53(2) of the Police Service Act, thereby
authorizing JSOT investigators to make use
of the Criminal Code warranting provisions
4. R.S.O. 1990, c.S. 5
5. The term “quasi-criminal” is used to describe
non-criminal conduct that may be penalized
in a manner that is similar to criminal conduct.
Where the OSC engages in OCJ proceedings,
its prosecutions are “quasi-criminal” as the
prosecutions are being conducted pursuant
to the OSA and not the Criminal Code.
6. Ontario Securities Act, s. 11, 12 and 13(1)-( 3)
7. In R. v. Jarvis,  S.C.J. No. 76, at
para. 59-99, the Supreme Court of Canada
considered the use of statutory compulsion
powers under the Income Tax Act, R.S.C.
1985, c. 1 (5th Supp.) and concluded that
where the “predominant purpose of a
particular inquiry is the determination of
penal liability”, a regulator (in that case the
Canada Customs and Revenue Agency)
must “relinquish the authority to use the
inspection and requirement powers”.
8. Ontario Securities Act, s. 13( 4)-( 8)
9. Criminal Code, s. 487.01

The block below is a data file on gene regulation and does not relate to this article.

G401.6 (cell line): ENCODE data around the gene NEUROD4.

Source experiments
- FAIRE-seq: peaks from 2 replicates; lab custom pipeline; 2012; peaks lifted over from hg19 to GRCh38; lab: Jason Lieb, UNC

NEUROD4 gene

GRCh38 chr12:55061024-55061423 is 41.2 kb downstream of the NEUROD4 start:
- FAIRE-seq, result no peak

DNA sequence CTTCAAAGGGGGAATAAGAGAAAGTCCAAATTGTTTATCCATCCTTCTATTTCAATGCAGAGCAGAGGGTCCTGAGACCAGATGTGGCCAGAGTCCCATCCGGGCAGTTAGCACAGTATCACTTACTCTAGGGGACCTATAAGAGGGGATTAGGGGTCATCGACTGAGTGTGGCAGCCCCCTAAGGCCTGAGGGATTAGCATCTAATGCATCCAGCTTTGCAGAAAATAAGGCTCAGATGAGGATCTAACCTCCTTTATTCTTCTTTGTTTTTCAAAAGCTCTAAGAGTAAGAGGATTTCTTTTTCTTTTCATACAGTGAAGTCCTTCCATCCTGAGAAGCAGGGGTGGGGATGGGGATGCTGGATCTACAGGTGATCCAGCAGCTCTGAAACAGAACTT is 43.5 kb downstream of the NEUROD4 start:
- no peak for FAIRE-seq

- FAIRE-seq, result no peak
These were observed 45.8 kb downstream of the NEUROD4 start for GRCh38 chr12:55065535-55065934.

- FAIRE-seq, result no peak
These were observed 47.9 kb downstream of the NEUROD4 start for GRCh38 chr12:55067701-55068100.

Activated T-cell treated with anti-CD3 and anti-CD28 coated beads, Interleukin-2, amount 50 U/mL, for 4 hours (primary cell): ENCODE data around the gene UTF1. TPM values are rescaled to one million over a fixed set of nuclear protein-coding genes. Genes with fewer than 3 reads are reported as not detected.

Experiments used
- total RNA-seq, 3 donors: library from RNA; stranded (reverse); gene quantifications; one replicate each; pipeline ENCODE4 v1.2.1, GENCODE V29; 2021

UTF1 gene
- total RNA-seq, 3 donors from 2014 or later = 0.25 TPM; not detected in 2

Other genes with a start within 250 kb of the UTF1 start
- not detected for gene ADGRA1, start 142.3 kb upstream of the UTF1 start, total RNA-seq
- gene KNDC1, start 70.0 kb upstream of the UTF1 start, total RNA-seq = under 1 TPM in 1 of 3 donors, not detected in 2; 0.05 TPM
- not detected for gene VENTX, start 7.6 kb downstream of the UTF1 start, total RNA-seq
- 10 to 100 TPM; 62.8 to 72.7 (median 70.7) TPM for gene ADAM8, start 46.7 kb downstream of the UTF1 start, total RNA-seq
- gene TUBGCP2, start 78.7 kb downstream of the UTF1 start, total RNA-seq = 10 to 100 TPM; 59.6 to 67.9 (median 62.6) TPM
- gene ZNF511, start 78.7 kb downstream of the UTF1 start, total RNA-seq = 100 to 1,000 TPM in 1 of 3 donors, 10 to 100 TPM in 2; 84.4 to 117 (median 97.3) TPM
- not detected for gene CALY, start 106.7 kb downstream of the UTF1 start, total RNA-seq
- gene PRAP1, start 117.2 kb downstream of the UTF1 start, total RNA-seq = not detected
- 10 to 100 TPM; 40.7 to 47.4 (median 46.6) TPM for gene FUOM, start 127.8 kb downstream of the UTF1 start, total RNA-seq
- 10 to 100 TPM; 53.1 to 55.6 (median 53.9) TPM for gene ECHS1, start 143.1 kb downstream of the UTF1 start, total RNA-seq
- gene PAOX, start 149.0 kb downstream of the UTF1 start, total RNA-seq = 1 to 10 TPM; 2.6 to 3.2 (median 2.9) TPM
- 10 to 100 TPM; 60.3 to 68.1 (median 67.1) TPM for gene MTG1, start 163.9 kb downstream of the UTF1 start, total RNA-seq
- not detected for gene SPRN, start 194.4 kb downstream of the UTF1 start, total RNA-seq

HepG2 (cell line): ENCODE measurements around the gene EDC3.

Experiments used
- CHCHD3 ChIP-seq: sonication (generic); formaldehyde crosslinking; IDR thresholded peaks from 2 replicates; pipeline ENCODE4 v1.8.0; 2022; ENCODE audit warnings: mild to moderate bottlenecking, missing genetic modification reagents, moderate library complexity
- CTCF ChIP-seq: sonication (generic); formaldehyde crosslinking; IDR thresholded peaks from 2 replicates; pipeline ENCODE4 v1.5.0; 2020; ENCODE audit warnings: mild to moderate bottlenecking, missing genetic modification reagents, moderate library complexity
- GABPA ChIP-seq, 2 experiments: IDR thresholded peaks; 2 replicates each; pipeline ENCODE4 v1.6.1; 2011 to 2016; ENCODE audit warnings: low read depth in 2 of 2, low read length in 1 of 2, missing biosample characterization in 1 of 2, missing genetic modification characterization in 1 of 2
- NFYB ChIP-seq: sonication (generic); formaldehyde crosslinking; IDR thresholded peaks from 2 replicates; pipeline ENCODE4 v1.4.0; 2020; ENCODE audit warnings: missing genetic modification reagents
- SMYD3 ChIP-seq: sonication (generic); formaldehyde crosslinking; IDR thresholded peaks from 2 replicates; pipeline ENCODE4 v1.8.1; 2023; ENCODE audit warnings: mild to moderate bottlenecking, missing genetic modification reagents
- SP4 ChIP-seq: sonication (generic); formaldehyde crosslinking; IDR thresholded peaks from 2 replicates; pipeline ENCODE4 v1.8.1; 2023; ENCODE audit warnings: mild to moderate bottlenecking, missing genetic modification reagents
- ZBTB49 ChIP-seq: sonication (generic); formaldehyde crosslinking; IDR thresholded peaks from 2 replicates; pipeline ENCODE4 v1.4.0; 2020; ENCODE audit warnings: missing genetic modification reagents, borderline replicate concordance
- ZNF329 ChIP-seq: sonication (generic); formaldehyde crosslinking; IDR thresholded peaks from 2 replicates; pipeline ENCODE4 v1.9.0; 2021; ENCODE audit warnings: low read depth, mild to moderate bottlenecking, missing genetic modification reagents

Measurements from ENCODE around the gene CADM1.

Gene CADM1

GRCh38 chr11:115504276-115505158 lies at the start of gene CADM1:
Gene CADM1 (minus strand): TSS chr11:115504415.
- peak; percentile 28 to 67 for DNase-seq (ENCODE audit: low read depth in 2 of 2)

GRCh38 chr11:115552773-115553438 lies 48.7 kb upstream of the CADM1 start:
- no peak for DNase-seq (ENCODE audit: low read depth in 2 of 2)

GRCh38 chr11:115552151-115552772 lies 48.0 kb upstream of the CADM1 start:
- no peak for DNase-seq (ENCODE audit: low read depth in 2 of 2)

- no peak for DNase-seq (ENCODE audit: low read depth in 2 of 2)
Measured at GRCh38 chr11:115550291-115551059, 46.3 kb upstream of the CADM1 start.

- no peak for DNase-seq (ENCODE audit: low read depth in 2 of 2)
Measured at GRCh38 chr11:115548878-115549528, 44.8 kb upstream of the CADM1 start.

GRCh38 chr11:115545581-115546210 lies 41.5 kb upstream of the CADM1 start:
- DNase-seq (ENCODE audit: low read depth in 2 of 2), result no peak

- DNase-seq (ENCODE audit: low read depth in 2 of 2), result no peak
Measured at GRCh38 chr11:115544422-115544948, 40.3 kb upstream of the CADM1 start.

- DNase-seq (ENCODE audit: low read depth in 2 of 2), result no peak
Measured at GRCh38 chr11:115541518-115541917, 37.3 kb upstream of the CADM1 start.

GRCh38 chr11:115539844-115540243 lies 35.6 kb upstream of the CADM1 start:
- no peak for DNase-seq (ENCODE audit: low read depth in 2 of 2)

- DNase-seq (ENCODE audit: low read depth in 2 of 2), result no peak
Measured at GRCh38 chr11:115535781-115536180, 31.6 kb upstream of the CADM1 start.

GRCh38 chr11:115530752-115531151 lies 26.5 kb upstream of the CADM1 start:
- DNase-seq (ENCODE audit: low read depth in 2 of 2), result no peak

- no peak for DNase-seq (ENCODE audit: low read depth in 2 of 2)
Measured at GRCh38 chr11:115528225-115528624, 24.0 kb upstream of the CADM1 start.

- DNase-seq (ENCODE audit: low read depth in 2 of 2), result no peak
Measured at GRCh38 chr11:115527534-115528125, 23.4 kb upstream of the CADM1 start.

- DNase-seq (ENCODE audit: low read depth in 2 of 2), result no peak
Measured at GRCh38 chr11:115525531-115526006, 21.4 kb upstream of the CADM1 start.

10. In general, the preconditions for such
warrants require evidence that:
• an offence has or will be committed;
• information concerning the offence
will be obtained through the use of the
technique, procedure or device;
• it is in the best interests of the administration
of justice to issue the warrant; and
• there is no provision in the Criminal Code
or in any other Parliamentary Act that
would similarly provide for a warrant,
authorization or order permitting the
technique, procedure or device to be used.
11. Criminal Code, s. 184-186. Given
heightened concerns regarding the invasion
of privacy in the case of the interception
of private communications, a judge must
also consider whether “other investigative
procedures have been tried and have
failed, other investigative procedures are
unlikely to succeed or the urgency of the
matter is such that it would be impractical
to carry out the investigation of the offence
using only other investigative techniques”
before issuing this type of warrant.
12. Criminal Code, s. 492.1
INCREASED FINANCIAL & REGULATORY REPORTING REQUIREMENTS.
Where do you go from here?
In today’s complex business environment, brokers and business leaders are under pressure
to keep up with changing requirements and increased regulatory scrutiny. Bringing the
most current knowledge, in-depth experience and strong leadership capabilities, MNP
is committed to working closely with private capital markets across Canada to help our
clients take their business to the next level.
Contact Sean Du Plessis, CPA, CA at 403.536.2161 or firstname.lastname@example.org or
contact Stephen Warden, CPA, CA, CMA at 416.515.3893 or email@example.com